Game Plan

BC Children’s psychiatrist Dr. Tyler Black debunks myths surrounding video games  


Video games are as prevalent in children’s lives as sports, school and playdates.

But many parents, and members of the public, hold a perception of video games as inherently damaging. Often seen as the source of anything from laziness and addiction to, at its extreme, violence – games are sorely misunderstood, according to Dr. Tyler Black, medical director of the Child and Adolescent Psychiatric Emergency (CAPE) Unit at BC Children’s Hospital.

Dr. Black has immersed himself in the world of video games. Through numerous presentations and through the news media, he validates some of the positive effects on children’s minds and behaviours and offers families new perspectives that can help children as they explore their capabilities and social skills through video games.

“Saying that a child plays video games today is like saying a child breathes oxygen or eats breakfast. It’s simply a normal thing that children do.”

Parents should assure themselves that gaming is normal and healthy, and they’d do their children a favour by asking questions, and entering the child’s mindset the next time he or she picks up a handheld device for Minecraft or Super Mario Bros., or World of Warcraft.

They’re great motivation.

It’s important for kids to learn gaming is a luxury we’re allowed to do when we accomplish life’s other tasks. Real-world responsibilities need to be cleared first, and gaming can be a reward, he says. Many parents use video games as a punishment: ‘you didn’t do your homework; therefore, no video games’. Rather,

Dr. Black advises they reverse the dynamic: ‘If you finish your homework you’ll get to play your video games.’

“If gaming becomes part of a punishment, it becomes a war with parents.”

Parents can reinforce the idea that gaming is recreational, a luxury, says Dr. Black. “Parents can say, ‘you have done what you need to do, so now you can game as much as you want.’”

They can be distractions from the real issue.

“Kids will seek out video games to provide things the real world doesn’t provide,” Dr. Black notes.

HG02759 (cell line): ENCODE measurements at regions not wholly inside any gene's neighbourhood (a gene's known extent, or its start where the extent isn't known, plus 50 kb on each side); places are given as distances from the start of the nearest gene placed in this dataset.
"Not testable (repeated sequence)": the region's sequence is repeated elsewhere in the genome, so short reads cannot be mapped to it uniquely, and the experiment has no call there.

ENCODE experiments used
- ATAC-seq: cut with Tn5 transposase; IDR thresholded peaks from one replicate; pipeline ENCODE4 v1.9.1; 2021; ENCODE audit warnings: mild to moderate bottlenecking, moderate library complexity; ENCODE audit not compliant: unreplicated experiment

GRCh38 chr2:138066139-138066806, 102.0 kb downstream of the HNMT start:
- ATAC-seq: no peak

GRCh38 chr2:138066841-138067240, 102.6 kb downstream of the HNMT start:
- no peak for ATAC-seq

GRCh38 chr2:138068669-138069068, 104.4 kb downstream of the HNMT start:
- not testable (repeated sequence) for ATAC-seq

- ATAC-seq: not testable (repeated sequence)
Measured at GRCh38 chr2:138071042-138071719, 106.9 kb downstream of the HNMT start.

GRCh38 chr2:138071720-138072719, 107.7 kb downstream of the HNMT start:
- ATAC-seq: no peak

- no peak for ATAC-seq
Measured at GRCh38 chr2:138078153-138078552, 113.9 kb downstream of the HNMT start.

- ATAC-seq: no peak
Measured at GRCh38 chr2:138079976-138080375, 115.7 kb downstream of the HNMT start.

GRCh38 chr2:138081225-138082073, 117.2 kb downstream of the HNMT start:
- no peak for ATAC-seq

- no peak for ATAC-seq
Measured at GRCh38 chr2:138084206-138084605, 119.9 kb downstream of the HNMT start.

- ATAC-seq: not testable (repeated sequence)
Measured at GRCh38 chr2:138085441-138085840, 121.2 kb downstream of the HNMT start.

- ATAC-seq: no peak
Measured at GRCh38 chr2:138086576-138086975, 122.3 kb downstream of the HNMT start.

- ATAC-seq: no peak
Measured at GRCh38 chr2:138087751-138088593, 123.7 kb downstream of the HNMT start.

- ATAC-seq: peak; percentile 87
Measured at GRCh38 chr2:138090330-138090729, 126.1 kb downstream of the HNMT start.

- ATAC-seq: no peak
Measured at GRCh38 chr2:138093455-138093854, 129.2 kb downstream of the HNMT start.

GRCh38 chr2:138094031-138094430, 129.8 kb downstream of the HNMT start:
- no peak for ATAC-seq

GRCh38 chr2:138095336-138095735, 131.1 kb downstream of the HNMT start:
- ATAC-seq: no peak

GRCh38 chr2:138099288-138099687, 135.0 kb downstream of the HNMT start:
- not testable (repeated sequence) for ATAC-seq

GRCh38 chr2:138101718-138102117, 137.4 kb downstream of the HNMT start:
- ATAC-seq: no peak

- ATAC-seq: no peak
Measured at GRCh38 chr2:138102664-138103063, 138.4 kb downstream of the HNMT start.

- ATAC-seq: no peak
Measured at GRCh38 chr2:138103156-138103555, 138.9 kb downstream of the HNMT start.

Often, the plots are so involved it becomes easy for children to live in the video game, distracting them from troubles at school or among friends.

“If a child is gaming a lot, it’s because he or she is getting something from it that the real world is not giving: a sense of accomplishment or control, where in the real world, many things might be challenging,” says Dr. Black.

“They’re compensating for some lack in the real world that the game provides them—control, identity, mastery.”

Parents can ask themselves: is there an environment or situation my child is exposed to that is too overwhelming?

Can I help them get involved in a real-world activity that can help them develop skills, and lift their self-esteem?

They’re great teachers—and they can help with bonding.

“A lot of parents have a notion of primitive video games, where you’re just solving a puzzle. But the reality is, there are very diverse and varied environments online,” says Dr. Black.

“Games are social, there are helpful things, hurtful things, and plots where a child can feel like they’ve accomplished something like finishing a story or solving a game.”

When a parent plays or watches video games alongside their child, the experience will give them a touchpoint, give the child more confidence, and foster the “parent as guide” role, says Dr. Black.

In general, Dr. Black says parents might ask themselves if they’re making a moral judgment on video gaming. Labelling the pastime itself could serve to bypass issues that really preoccupy children. Also, he advises that parents and caregivers learn more about the game itself: know the ratings, play alongside, and encourage the child to vary his or her experiences and pastimes.

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